A major new company hire comes from the world of luxury fashion merchandising.
In fashion, clothing is almost always classified as either luxury, mid-range or fast — the latter includes giants such as H&M (HNNMY) and Fast Retailing (FRCOF’) s Uniqlo, while the former is for established fashion houses such as Kering (PPRUF) ‘s Gucci, Burberry (BBRYF) and LVMH (LVMHF) .
The vast majority of brands one sees in stores fall into the mid-range category — while the actual clothing prices can vary pretty significantly, everything from Ralph Lauren (RL) – Get Free Report‘s Americana-chic business casual to lululemon (LULU) – Get Free Report‘s running tops and leggings are mid-range as far as investors are concerned.
Earlier this week, the activewear giant that originated out of Vancouver, Canada broke away from the mid-range/luxury binary and hired a veteran from the luxury fashion space.
Lululemon Announces a Major New Hire
While she arrives after just over two years at the large British fashion brand Boden, lululemon’s new Chief Merchandising Officer Elizabeth Binder had previously spent 12 years advancing through the merchandising ranks at Burberry.
Retail Dive, which first reported the news, said that Binder’s role will include making sure stores are stocked with the kinds of clothes that are selling as well as making sure they present “in a cohesive way that is both globally and locally relevant.”
“Throughout her career, Liz has proven her ability to bring teams together through times of immense acceleration and business expansion, and lead with clarity and vision,” Sun Choe, lululemon’s chief product officer and the person Binder will report to, said in a statement of the hire. “Liz’s proven leadership coupled with an astute understanding of consumer needs will help accelerate and scale all that is possible from a product, design and distribution standpoint.”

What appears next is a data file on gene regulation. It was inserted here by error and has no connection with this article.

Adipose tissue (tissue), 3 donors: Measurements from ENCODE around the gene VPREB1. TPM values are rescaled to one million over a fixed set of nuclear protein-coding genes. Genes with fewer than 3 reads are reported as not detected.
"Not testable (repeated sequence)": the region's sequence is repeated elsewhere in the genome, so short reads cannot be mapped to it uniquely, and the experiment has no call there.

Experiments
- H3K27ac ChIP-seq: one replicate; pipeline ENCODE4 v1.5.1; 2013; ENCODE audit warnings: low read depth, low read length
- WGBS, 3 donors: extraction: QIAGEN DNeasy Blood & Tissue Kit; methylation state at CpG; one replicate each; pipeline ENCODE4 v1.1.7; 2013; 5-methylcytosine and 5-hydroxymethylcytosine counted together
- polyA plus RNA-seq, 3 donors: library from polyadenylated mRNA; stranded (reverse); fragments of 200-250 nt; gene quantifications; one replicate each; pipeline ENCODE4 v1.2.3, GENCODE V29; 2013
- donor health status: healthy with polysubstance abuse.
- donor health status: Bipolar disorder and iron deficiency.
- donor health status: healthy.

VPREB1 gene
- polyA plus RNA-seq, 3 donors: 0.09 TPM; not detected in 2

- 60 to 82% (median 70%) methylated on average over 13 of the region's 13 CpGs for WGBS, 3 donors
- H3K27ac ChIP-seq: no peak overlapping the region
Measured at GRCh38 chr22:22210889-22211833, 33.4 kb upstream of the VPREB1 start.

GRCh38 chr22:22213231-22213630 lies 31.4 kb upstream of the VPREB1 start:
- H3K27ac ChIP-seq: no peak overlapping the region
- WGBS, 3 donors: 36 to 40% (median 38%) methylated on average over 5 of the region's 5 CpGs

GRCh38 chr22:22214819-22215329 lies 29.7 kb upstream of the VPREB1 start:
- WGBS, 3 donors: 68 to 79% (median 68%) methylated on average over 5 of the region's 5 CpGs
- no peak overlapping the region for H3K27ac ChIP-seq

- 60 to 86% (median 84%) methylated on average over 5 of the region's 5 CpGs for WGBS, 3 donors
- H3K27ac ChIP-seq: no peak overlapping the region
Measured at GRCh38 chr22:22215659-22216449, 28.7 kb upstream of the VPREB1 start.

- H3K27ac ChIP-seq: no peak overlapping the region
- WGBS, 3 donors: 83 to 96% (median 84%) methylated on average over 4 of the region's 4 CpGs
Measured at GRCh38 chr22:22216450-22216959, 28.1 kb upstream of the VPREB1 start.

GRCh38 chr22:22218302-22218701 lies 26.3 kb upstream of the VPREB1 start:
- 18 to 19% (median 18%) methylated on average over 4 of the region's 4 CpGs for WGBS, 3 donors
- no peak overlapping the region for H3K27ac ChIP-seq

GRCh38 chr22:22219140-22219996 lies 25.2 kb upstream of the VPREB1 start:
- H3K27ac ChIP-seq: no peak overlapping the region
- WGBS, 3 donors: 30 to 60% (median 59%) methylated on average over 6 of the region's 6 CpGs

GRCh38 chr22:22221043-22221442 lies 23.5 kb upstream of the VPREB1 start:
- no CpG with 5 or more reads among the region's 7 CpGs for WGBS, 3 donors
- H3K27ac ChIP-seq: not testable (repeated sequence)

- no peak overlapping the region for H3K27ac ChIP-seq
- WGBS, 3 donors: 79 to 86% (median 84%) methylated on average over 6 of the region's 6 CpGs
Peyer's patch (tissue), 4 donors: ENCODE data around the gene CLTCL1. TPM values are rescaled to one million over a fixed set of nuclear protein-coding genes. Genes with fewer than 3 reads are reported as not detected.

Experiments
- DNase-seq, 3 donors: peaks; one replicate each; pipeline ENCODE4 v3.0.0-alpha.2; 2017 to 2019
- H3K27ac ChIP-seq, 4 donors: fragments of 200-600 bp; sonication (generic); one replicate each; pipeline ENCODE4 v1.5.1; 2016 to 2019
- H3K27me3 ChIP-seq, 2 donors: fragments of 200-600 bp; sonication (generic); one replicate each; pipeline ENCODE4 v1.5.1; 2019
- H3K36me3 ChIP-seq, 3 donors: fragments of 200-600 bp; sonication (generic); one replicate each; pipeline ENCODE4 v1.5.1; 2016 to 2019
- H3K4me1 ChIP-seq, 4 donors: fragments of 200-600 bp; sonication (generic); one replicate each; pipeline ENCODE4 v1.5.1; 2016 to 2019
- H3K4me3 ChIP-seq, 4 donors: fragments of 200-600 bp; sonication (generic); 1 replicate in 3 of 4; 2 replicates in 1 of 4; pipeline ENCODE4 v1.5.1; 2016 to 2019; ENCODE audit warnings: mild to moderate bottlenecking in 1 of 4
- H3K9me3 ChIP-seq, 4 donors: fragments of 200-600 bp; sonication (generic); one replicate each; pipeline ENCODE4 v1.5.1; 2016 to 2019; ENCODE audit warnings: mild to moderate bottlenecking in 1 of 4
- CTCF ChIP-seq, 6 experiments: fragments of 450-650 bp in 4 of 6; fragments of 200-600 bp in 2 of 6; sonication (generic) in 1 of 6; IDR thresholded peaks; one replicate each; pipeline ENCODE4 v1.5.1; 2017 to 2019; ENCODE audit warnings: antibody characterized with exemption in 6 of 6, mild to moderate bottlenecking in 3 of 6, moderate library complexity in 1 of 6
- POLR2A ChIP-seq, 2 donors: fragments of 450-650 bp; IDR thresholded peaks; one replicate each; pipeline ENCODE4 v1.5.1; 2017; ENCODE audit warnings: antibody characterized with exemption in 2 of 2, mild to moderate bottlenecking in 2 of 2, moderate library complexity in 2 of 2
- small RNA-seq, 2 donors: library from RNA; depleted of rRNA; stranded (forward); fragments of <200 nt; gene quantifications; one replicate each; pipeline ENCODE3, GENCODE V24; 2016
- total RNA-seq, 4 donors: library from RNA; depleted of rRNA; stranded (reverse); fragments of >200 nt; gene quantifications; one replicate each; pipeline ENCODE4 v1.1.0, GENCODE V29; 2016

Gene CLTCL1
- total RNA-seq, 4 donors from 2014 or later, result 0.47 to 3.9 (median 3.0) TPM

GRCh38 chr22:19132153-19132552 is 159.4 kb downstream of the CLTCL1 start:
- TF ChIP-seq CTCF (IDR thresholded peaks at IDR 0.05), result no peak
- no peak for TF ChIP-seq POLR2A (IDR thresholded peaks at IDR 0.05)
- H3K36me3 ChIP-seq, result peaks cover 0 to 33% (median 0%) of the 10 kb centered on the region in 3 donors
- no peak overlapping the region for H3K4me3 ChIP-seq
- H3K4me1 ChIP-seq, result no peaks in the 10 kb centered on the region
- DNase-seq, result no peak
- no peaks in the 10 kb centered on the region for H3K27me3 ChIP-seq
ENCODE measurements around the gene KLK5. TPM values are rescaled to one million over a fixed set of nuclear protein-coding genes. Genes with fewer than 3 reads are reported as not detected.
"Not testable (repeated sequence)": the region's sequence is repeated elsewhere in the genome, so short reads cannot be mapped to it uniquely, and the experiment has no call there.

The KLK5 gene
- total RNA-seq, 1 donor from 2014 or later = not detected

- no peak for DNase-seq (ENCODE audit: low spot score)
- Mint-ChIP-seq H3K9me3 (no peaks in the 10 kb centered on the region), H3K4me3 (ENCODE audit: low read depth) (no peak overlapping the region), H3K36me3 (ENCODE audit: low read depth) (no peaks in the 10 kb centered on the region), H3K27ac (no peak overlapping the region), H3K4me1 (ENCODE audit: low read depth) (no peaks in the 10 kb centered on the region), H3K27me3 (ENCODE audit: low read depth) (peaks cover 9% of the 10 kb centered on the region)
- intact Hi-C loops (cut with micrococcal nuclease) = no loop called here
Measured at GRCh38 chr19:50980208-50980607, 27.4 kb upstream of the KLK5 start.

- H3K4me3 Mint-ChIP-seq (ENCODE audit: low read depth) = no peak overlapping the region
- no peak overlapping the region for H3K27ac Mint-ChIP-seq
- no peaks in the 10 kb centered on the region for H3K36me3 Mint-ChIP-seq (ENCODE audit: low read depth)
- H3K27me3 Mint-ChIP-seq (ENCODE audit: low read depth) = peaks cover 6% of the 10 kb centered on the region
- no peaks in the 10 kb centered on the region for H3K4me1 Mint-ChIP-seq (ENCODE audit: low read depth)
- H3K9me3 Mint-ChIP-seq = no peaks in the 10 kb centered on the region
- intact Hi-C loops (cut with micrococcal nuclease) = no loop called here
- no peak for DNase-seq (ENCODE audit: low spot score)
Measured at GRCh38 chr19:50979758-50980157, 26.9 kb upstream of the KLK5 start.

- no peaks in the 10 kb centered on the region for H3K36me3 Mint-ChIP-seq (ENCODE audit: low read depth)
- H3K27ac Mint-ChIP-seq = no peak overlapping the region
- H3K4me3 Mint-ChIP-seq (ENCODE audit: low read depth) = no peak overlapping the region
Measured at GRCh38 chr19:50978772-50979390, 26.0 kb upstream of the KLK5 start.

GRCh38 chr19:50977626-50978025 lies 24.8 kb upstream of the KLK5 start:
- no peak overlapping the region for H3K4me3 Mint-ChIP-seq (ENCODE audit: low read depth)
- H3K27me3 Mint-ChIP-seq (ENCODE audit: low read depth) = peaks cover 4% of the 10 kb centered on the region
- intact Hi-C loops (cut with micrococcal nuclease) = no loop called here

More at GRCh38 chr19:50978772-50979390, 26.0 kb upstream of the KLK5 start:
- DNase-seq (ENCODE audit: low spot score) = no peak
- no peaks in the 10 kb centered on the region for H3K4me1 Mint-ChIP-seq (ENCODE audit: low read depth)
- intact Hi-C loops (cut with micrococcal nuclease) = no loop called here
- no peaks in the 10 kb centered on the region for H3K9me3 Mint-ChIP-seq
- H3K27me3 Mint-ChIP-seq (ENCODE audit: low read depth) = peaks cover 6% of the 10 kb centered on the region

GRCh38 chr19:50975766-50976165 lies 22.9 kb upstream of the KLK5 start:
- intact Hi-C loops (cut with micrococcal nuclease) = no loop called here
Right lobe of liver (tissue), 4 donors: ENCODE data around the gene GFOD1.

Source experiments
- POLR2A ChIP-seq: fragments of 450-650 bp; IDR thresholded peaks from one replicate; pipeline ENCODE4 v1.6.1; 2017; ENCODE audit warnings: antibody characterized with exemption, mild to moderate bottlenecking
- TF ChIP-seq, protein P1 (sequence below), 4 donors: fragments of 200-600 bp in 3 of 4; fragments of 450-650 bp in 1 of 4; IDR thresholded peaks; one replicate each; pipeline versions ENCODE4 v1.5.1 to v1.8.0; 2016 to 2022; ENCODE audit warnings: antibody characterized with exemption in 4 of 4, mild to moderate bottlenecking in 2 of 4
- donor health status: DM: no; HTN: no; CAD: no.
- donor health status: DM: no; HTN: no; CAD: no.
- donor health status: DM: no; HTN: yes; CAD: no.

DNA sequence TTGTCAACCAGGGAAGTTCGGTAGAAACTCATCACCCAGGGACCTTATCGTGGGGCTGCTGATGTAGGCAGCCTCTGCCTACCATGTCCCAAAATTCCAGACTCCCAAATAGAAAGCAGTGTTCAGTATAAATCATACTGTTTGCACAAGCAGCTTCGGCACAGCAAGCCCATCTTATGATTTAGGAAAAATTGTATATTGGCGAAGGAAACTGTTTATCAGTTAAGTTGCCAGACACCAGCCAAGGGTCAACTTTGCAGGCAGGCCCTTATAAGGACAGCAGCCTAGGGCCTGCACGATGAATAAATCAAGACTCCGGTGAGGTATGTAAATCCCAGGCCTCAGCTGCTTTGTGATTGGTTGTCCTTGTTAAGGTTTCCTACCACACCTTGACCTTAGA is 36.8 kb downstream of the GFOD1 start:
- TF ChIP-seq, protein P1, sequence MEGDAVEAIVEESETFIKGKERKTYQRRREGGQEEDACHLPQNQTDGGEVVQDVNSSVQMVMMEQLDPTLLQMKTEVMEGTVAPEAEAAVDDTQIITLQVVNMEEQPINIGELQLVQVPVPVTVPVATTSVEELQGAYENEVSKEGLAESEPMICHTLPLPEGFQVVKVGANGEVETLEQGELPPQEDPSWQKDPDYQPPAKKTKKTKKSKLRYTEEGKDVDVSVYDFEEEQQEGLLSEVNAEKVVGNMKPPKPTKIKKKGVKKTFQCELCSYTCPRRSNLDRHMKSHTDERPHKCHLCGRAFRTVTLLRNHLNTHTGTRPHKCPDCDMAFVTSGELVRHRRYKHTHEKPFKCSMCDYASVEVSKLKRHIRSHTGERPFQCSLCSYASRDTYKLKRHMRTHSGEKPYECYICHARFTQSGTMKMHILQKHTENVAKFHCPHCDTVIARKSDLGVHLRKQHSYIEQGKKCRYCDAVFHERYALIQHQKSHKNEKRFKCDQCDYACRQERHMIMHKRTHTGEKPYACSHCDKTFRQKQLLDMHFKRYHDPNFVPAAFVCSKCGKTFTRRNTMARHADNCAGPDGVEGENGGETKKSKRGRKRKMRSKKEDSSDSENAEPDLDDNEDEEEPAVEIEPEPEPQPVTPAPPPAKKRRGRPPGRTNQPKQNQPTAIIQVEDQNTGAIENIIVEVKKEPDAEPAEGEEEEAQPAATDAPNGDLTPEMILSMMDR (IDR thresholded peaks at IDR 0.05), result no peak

Prior to her two past roles, Binder has also worked at fashion brands like J. Crew and Ann Taylor. The new role will bring her to Vancouver, where the fashion company first started and its headquarters are based.
Is Lululemon Going Full Luxury Now?
So does this mean that lululemon is about to get as exclusive as the Burberry hand-painted Bloomsbury alligator purse that was selling for $37,000 in 2014? That is extremely unlikely since the activewear giant built an audience on a vibe of West Coast casual chic — the clothes are considered to be higher-end than many other athletic brands but has too broad of a customer base to wade into true luxury fashion.
At the start of the pandemic, lululemon and Nike (NKE) – Get Free Report both saw steady sales even as millions started working from home and stopped spending money on clothes more commonly worn for going out.
Spikes in sales are now being followed by a slight downturn. Estimates of fourth-quarter earnings were also recently brought down to $4.22-$4.27 from $4.20-$4.30 per share while even the busy holiday season failed to bring in as many sales as some executives hoped.
Lululemon has, over the years, experimented with different types of visions — most recently, it has been seriously tapping into the “all are welcome” and “find your true self” messaging that has become increasingly common in fashion. It also a year ago launched its first shoe line and experimented with a new lululemon Studio program for both in-person and virtual fitness classes.
“There is significant potential across all categories as consumers look for products that deliver without compromise when it comes to versatility, performance and style,” Binder said in a statement on her new role at Lululemon.